But with a handful of recently-promoted youngsters desperate to make an impact and earn a spot in the league dotting the lineup, the Maple Leafs have been playing better of late. Last week, they beat a team bound for the postseason when they downed the New York Islanders 4-3 in a shootout. On Sunday, the Maple Leafs went into Detroit and shut out a Red Wings team holding on to their playoff position for dear life in a 1-0 win.
On Tuesday, Toronto’s inspired play continued in a 4-1 win over the Lightning.
“That was a really disappointing game,” Cooper said. “One team came out to win a hockey game, and the other team came out thinking they were going to win a hockey game. That was it. The right team won.”
Despite the slow start for the Bolts, Toronto had trouble capitalizing as both teams failed to produce much offensively through the first half of the game. The Maple Leafs finally broke through with six-and-a-half minutes to go in the second when Connor Carrick gloved a rebound, set the puck down on the ice and ripped a slap shot that beat Andrei Vasilevskiy under his right arm.
The Lightning answered in the third on Brian Boyle’s 11th goal of the season, but Toronto pulled back in front less than three minutes later, Ben Smith crashing the net on a shot and tucking the rebound underneath Vasilevskiy for a 2-1 Leafs lead.
“We showed a little bit of desperation there in the third,” Cooper said. “We got the tie, and then kind of gave up a bad one there, not bad in the sense Vasilevskiy let in a bad goal. It wasn’t a bad goal, it was just bad of the five guys in front of him. That can’t happen, just a neutral zone turnover and then we didn’t pick the guys up on the back check and it ended up in the back of the net and that was it. That can’t happen, especially tie game and when we’re feeling it because I thought we had some things going there in the third and that kind of crushed us.”
3. POWER PLAY CONTINUES TO DISAPPOINT
Since putting up two goals in a 4-1 victory in Boston on February 28, the Lightning power play has been held scoreless.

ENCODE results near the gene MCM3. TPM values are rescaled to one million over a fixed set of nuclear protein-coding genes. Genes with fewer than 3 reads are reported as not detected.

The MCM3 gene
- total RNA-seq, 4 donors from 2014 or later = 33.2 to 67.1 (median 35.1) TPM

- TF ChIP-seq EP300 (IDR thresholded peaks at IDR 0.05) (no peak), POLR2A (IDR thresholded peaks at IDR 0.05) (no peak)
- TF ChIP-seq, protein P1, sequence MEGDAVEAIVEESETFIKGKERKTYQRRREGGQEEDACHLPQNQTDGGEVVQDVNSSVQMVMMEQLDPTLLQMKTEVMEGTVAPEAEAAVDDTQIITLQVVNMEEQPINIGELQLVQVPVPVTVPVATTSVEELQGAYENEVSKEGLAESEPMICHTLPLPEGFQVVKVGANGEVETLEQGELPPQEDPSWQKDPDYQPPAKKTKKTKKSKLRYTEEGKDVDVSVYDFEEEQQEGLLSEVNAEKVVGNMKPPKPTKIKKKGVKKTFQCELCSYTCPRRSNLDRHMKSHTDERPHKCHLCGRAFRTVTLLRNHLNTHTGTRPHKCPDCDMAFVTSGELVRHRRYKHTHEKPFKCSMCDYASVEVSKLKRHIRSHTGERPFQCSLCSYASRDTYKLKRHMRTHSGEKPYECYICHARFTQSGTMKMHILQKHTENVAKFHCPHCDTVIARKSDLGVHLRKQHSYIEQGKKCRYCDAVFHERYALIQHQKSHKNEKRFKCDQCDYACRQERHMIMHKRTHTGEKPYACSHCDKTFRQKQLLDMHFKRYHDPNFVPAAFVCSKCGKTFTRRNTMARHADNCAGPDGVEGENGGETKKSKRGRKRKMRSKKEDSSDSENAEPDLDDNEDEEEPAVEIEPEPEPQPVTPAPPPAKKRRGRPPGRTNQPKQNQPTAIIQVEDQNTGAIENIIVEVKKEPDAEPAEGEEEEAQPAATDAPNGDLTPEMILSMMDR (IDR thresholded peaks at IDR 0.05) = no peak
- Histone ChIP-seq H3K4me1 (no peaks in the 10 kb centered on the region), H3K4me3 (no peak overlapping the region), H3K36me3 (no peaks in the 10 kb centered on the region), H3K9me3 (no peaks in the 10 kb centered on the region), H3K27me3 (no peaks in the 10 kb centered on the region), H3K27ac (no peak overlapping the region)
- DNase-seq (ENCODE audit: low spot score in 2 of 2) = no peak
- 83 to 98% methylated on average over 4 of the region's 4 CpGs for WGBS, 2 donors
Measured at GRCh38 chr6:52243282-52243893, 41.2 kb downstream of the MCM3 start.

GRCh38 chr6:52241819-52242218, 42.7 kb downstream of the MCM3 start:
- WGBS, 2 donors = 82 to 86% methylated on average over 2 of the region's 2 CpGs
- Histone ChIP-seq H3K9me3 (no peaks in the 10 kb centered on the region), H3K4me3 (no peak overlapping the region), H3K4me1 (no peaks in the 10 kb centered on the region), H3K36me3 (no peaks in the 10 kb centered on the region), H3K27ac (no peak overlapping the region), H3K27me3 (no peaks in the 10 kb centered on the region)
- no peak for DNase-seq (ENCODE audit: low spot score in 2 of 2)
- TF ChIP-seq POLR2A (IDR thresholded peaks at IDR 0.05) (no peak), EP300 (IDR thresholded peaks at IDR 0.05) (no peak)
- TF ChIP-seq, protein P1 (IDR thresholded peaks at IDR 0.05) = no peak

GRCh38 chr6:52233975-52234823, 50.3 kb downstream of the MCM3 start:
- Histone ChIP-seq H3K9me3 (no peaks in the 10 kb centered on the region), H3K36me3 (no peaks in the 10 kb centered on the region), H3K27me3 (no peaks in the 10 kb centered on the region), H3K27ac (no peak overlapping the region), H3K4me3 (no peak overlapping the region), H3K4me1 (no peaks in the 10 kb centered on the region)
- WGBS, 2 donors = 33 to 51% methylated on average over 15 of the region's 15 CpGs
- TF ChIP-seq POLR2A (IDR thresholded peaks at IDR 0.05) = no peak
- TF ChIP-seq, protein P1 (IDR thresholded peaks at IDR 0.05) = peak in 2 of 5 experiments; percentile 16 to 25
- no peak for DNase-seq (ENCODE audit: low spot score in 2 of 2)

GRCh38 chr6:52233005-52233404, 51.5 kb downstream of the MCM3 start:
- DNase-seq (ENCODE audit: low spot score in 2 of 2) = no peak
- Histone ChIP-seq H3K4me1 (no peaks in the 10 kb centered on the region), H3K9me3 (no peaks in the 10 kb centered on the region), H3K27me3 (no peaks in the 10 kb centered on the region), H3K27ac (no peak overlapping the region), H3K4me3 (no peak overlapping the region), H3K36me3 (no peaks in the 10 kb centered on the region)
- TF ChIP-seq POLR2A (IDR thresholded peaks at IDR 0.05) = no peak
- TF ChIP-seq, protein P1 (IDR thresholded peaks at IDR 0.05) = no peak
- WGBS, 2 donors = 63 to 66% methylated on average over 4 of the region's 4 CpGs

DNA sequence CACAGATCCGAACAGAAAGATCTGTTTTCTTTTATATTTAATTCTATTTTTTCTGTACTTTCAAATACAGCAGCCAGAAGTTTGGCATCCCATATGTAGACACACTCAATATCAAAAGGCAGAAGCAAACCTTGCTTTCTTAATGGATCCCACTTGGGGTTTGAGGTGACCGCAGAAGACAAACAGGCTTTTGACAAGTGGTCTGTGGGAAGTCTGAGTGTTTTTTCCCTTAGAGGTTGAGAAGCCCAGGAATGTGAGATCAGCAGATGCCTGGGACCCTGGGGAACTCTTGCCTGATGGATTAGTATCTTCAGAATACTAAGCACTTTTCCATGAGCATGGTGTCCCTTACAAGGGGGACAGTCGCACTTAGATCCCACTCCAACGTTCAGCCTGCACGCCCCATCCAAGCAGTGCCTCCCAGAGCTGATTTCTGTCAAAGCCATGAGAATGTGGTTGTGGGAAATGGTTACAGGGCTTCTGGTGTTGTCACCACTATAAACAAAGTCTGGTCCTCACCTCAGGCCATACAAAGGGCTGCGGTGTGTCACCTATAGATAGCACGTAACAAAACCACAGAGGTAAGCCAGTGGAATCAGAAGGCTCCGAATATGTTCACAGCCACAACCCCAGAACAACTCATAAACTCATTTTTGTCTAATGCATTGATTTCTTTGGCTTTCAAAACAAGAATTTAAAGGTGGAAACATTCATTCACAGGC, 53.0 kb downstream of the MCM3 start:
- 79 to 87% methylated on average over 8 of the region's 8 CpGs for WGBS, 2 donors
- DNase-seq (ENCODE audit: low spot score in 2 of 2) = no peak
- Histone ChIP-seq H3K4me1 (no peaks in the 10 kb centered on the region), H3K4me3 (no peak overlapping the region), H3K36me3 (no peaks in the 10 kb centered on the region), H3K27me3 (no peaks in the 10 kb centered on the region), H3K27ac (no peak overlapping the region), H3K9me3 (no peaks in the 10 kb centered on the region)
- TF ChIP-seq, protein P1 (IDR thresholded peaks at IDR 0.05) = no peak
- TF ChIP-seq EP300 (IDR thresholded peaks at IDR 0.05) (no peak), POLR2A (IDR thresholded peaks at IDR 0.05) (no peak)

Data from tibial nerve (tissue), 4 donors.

The Bolts have gone eight-straight games without a power-play goal and have yet to score in March with the man-advantage. In total, the Lightning have failed on their last 20 power-play opportunities.
Again, on Tuesday, Tampa Bay’s power play had zero impact on the game. Over the course of their first two power plays, the Lightning registered just one shot combined. On their final power-play opportunity in the third period, the Bolts had a couple really good scoring chances and sent four shots at Jonathan Bernier but couldn’t capitalize.
“We had some good looks,” Cooper said. “Heddy hit a post. We had a good look there. We had some good things happen. We were either shooting it wide or we got a couple tough breaks there. It would have been nice. Not that special teams were the difference tonight, but we needed one tonight and we didn’t get it. So it’s unfortunate.”
The Lightning power play ranks tied for 26th in the NHL currently with a 16.2 percent success rate, a mind-boggling stat considering the amount of firepower the Bolts possess. Tampa Bay’s road power play is even worse at 10.1 percent and ranks dead last in the league.
“I don’t know what our power play is now,” Stamkos said. “We had some decent looks tonight, but it loses you games. It’s not fun when things are going like that.”
The Lightning have 12 more regular-season games to figure out how to break out of their power-play doldrums If the lack of power-play success continues in the postseason, it could lead to an early exit for the Bolts.
“We’ve got to find a way to put the puck in the net,” Bolts forward Ryan Callahan said. “It comes down to that. We’ve got to score on the power play.”